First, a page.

The ABA House of Delegates will meet Aug. 8-9 in San Francisco for its annual meeting. Items on the agenda include a proposal that would permit law school students to earn academic credit and compensation for externships at the same time; an amendment to the model rules of conduct to add anti-discrimination and anti-harassment provisions; a proposal urging states to abolish probation systems supervised by private, for-profit firms; and initiatives that expand ABA efforts to diversify the legal profession and the judiciary.

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CBA Seeks Receiver to Handle Arrested Lawyer’s Cases

The Chattanooga Bar Association (CBA) has asked the local Circuit Court to appoint a receiver to close out the pending cases of Matthew Jack Fitzharris, a Chattanooga attorney who was shot and arrested in Catoosa County, Georgia, on July 12. The CBA says that Fitzharris is disabled and unable to practice law and has been unable to make arrangements for another attorney to handle his cases. Police reports say that Fitzharris was shot in the arm after breaking into a home, threatening a couple and refusing to leave. He was charged with aggravated assault, terroristic threats, entering an automobile or other motor vehicle with intent to commit theft or felony, burglary, simple assault and criminal damage to property. Chattanoogan.com has more.

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Court Seeks Comments on Proposed Amendments

The Tennessee Supreme Court has issued two orders soliciting comments on proposed amendments to its rules. The first order seeks comments now through July 25 on amendments to Rule 8.3(c) of the Rules of Professional Conduct and Rule 10, RJC 2.15 and 2.16(A) of the Code of Judicial Conduct, which deal with the disclosure of information about a judge's conduct. The second order seeks comments now through Sept. 21 on Rule 10B of the Tennessee Supreme Court Rules, which deals with disqualification or recusal of a judge.

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New Jersey Attorneys Given Direction on Accolade Advertising

The New Jersey Supreme Court Committee on Lawyer Advertising has reminded state attorneys to check the credibility of awards like “Super Lawyers” and “Rising Stars” before referring to them in advertisements. The committee said lawyers may mention the awards in their advertising “only when the basis for comparison can be verified” and the group bestowing the accolade “has made adequate inquiry into the fitness of the individual lawyer.” Read more from the ABA Journal.

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ABA Opinion Addresses Referral Fees, Conflict of Interest

The American Bar Association’s Standing Committee on Ethics and Professional Responsibility issued a formal ethics opinion this week that addresses the propriety of referral fees and explains that clients must consent to such arrangements. The opinion also provides examples of when a lawyer does or does not have a conflict of interest, according to the ABA Journal

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Lawyer Suspended for Using Email Information Client Obtained by Hacking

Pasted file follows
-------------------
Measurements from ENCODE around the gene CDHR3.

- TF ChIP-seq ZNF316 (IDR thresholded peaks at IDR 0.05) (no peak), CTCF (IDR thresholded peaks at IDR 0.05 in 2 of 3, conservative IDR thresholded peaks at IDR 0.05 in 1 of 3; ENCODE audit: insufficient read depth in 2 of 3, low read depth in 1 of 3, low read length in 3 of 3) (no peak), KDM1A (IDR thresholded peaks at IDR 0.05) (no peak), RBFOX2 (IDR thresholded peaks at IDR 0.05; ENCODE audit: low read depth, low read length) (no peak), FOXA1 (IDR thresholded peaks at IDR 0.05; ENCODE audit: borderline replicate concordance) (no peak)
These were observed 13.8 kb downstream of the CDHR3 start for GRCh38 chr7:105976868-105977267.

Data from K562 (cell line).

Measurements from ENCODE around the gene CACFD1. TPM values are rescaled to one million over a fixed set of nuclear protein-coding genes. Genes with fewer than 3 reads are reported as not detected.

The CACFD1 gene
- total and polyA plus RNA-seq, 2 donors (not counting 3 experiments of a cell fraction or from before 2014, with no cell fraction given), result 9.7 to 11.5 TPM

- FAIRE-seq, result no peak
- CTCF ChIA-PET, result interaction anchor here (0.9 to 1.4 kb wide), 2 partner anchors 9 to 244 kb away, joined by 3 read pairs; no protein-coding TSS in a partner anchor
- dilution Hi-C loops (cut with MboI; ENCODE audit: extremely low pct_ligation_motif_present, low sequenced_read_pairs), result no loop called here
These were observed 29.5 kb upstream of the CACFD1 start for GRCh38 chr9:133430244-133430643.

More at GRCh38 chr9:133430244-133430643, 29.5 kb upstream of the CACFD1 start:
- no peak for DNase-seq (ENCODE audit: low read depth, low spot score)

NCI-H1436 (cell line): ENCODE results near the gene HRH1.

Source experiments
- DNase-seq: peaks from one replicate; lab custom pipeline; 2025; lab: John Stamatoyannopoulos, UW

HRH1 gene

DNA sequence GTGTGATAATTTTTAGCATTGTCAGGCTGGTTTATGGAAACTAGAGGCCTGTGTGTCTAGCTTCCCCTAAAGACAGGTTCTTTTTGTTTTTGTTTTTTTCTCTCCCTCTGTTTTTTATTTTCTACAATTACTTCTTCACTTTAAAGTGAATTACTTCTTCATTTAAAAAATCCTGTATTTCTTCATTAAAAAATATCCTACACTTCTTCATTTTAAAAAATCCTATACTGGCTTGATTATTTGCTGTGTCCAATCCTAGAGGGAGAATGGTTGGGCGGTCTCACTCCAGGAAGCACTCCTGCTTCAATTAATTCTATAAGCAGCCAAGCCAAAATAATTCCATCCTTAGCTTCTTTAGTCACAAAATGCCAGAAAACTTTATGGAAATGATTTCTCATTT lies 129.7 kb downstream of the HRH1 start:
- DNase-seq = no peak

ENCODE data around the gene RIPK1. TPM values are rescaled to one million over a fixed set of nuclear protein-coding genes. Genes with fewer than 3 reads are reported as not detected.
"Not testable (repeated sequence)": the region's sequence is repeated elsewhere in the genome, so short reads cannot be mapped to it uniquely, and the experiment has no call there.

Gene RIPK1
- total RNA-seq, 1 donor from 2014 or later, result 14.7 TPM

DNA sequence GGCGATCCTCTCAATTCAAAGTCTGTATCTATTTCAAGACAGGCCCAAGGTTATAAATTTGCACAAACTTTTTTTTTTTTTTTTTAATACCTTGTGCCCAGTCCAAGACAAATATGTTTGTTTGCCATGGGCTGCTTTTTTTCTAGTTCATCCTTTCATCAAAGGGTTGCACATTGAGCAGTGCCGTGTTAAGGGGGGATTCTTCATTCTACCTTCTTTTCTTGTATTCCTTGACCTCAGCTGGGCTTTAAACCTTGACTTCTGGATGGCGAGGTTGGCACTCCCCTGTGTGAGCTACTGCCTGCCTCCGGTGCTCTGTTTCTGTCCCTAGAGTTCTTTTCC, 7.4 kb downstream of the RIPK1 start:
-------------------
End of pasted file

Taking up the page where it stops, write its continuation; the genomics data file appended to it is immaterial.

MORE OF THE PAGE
A Missouri lawyer was suspended from the practice of law this week for using information obtained by his divorce client by guessing his wife’s email password, the ABA Journal reports. The client obtained his wife’s payroll documents and a list of direct examination questions prepared by the wife’s lawyer for an upcoming divorce trial. The Missouri Supreme Court ruled the attorney, 70-year-old Joel B. Eisenstein, can apply for reinstatement in six months. 

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Rules Unclear for Firms Disclosing Data Breaches

It is unclear when law firms are legally required to reveal data breaches to the public or law enforcement. The Wall Street Journal explores guidelines outlined by 47 states, the American Bar Association and state bar associations following recent data breaches at several prestigious law firms. 

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Vogel Suspension Complicates Child Torture Case

Jessica Ann Cox, a stepmom accused of tortuous abuse of her stepsons, has requested new legal counsel be provided by the state following the Tennessee Supreme Court’s suspension of her former counsel, Robert Vogel. Cox says she cannot afford to hire new counsel. Vogel was suspended earlier this month for having sex with a client in a court-appointed case and the incident has repeatedly delayed Cox’s case. Read more from the Knoxville News Sentinel.

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Ethics Programs Planned Across Tennessee

Live programs in The Business of Lawyering Series and other ethics credits programs are planned this month in Memphis, Chattanooga, Nashville and Knoxville. The programs offer three hours of dual credit. Sessions include managing yourself and your support staff, engaging clients, ending the client relationship ethically and using social media to advertise. Online courses are also available on accounting basics, the state Department of Revenue and popular financial issues.

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Preventing Legal Malpractice Webcasts, 3 Hours of CLE

Protect yourself from malpractice by learning more about the impact of our changing legal world in these two online video courses. Preventing Legal Malpractice Part 1 and Part 2 address recent trends in legal ethics and malpractice and each is approved for 1.5 hours of dual credit.